Open Access (free)
The natural world
Christopher Morgan

chapter3 28/1/05 1:27 pm Page 49 3 ‘Green asylum’: the natural world Introduction William Scammell, in the ‘Introduction’ to his anthology This Green Earth: A Celebration of Nature Poetry (1992), writes that For the earliest men and women, and perhaps for some remote tribes still today, nature was not so much an environment (a word that didn’t get itself invented until the nineteenth century, and grew tall with the advent of Darwinism) as the ground of being. Consequently ideas of appreciating, loving, conserving or exploiting it hardly arose. It was simply

in R. S. Thomas
Andrew Bowie

beauty to natural teleology, the purposiveness of individual organisms and the possible purposiveness of nature as a whole. In doing so, however, it threatens to undermine essential tenets of the first two Critiques. The third Critique is not least significant because of the ways in which it informs subsequent attempts in German Idealism to integrate Kant’s philosophy into an overall system, some of which give a major role to aesthetics. The CJ has, furthermore, become increasingly important in contemporary discussions of Kant’s work, appealing on the one hand to those

in Aesthetics and subjectivity
Open Access (free)
James Bowen and Jonathan Purkis

Part III Being One of the ongoing attractions of anarchism is that it constantly raises questions about the nature of being in ways often sidelined or suppressed by other political perspectives. Why do people rebel against authority? Why do they also feel compelled to offer alternative solutions to collective problems through co-operation? How interrelated or separate are humans from nature, as well as from very different human cultures? To what extent are technological systems creating new forms of identity which are not necessarily liberatory? How can one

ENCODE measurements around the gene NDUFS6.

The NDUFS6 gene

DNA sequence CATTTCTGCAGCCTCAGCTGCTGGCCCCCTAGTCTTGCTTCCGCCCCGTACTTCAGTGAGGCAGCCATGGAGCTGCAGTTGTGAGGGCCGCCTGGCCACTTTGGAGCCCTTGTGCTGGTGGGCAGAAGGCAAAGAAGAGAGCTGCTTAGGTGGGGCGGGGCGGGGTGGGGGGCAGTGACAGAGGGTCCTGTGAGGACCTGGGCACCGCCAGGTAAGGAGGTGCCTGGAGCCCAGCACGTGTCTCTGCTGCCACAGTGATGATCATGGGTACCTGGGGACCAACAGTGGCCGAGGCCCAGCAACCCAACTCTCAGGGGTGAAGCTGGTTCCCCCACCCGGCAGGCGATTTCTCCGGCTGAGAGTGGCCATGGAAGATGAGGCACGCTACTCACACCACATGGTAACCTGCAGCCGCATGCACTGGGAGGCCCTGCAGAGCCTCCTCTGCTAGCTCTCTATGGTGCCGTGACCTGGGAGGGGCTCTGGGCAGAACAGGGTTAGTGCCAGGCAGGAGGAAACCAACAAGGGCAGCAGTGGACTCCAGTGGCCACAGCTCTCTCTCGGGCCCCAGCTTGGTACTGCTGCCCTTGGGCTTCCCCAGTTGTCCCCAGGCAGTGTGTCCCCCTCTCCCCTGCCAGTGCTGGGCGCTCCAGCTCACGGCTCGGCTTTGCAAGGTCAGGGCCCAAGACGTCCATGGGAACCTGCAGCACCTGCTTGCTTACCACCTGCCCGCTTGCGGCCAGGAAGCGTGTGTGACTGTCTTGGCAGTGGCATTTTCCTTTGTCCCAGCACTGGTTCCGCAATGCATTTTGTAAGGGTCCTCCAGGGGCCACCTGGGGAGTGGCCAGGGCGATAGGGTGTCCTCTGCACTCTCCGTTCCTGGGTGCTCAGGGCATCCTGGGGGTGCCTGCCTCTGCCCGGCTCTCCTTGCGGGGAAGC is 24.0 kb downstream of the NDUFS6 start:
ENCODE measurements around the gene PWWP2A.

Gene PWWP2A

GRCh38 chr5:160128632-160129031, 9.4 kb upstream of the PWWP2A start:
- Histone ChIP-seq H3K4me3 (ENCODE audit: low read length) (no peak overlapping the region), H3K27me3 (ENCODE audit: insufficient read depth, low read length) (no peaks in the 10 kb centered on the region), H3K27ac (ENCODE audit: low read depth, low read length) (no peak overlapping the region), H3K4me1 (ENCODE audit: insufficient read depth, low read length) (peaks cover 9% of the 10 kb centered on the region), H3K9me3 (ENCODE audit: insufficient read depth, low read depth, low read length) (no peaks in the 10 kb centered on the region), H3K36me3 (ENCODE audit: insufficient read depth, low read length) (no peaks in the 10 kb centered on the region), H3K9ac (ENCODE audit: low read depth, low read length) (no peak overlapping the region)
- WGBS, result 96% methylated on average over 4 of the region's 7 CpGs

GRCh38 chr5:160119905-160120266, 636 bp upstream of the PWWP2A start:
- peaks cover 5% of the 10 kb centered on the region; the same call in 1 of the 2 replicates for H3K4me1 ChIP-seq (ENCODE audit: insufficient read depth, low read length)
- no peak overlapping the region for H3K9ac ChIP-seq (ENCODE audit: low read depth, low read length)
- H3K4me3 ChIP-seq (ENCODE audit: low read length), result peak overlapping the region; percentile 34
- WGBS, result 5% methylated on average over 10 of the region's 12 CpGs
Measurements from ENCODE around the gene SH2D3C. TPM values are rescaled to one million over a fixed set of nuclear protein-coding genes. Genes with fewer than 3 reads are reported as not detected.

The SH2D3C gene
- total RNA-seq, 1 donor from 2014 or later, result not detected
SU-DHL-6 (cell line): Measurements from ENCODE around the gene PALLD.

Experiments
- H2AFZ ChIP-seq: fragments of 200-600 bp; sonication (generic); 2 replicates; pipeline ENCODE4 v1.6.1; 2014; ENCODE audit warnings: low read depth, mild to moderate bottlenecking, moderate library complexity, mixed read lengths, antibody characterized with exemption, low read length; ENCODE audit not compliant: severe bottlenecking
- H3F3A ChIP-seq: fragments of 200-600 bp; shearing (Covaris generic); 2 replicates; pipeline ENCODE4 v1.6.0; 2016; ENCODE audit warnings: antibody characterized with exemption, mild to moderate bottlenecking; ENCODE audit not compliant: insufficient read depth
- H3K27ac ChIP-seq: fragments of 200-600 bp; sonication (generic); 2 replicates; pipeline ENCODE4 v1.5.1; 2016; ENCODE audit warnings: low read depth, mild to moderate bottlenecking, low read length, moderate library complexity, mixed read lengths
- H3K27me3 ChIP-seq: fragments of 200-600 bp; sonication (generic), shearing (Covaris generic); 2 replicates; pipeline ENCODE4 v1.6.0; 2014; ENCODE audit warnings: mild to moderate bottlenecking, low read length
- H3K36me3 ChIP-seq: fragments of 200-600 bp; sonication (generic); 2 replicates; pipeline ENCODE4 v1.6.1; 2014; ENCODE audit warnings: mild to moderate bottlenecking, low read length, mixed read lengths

in Changing anarchism
The St Vincent and the Grenadines context
Philip Nanton

(embodying the ‘wild’: nature, chaos and that which needed to be tamed); the planters’ and intellectuals’ fear of the land returning to bush; and, in contrast, a growing lyricism in response to the beauty of the environment in its wild state. At a practical level, the colonial authorities in St Vincent were anxious to improve the society and protect it from contamination by wild

in Frontiers of the Caribbean
Kevin Harrison and Tony Boyd

movement is little more than a current fad, or whether we are all ‘green’ now. POINTS TO CONSIDER Can the origins of the ecological movement be realistically traced back to the eighteenth or nineteenth century? How far is ecologism a political ideology and how far a quasi-religious faith? How far is the green view of man’s place in nature a valid one? Are the greens correct to adopt such negative

in Understanding political ideas and movements
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Jane Eyre in Elizabeth Stoddard’s New England
Anne-Marie Ford